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A new study supports the hypothesis that a genetic disposition to being overweight rests in part on an association with a low level of responsiveness to internal satiety cues, which can lead to overeating and weight gain.
A new study supports the hypothesis that a genetic disposition to being overweight rests in part on an association with a low level of responsiveness to internal satiety cues, which can lead to overeating and weight gain. Investigators in England tested this hypothesis in 2258 children aged about 10 years who had undergone genotyping as part of a large early development study in twins. They randomly selected 1 child from each twin pair.
A polygenic risk score (PRS) that assessed the presence of 28 common obesity-related single nucleotide polymorphisms was calculated for each participant, with higher scores indicating a greater genetic predisposition to obesity. Investigators measured participants’ adiposity via body mass index and waist circumference. Almost three-quarters of the children were in the healthy-weight range for their age and sex, with 13% underweight, 10.7% overweight, and 2.3% obese. The Child Eating Behavior Questionnaire assessed satiety responsiveness.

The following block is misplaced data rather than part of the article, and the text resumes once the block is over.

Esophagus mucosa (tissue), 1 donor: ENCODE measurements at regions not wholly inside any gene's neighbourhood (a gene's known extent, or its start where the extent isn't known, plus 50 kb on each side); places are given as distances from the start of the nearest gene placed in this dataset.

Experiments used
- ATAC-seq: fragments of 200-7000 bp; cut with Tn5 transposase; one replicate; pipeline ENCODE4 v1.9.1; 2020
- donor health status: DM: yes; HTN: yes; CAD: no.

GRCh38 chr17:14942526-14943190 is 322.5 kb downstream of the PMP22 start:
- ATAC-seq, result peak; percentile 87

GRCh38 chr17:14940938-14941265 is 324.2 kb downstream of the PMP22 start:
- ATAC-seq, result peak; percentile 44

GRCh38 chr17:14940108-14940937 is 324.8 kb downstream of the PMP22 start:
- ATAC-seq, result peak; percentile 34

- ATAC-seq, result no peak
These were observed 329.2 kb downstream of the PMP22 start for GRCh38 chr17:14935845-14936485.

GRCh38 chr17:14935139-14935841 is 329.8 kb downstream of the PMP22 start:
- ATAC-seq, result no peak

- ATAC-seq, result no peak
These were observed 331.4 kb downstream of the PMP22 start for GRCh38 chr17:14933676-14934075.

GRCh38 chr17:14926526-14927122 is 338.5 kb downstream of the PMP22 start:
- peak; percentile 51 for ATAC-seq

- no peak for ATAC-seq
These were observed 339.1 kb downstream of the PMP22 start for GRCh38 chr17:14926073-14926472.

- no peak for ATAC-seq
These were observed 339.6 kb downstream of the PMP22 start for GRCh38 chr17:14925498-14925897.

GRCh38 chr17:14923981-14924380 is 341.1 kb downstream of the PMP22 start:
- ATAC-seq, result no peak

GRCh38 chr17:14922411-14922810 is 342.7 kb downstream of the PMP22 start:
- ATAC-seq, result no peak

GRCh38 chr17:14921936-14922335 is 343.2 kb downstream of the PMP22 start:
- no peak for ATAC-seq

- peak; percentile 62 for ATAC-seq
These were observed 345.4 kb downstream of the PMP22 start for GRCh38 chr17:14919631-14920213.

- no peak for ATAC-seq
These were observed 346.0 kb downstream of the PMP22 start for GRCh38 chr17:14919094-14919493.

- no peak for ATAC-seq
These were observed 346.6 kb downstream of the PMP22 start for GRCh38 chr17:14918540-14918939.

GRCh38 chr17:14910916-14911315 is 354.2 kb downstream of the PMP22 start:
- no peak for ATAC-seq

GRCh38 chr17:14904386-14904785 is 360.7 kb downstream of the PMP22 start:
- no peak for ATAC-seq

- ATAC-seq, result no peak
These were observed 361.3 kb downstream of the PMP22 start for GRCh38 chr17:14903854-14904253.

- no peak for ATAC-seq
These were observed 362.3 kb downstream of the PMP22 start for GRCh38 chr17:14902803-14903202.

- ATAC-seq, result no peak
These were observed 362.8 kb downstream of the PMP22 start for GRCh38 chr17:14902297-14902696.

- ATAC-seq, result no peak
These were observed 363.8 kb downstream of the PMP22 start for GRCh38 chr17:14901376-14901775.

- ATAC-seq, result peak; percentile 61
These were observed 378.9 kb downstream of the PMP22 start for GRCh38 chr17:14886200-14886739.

As expected, more children whose PRS scores were in the top 25% were overweight or obese than those with scores in the lowest 25%. In addition, satiety responsiveness significantly mediated the association between PRS and adiposity, with lower levels of satiety responsiveness related to higher PRS scores and overweight or obesity (Llewellyn CH, et al. JAMA Pediatr. 2014;168:338-344).
MS FREEDMAN is a freelance medical editor and writer in New Jersey. DR BURKE, section editor for Journal Club, is chairman of the department of Pediatrics at Saint Agnes Hospital, Baltimore, Maryland. He is a physician contributing editor for Contemporary Pediatrics. The editors have nothing to disclose in regard to affiliations with or financial interests in any organizations that may have an interest in any part of this article.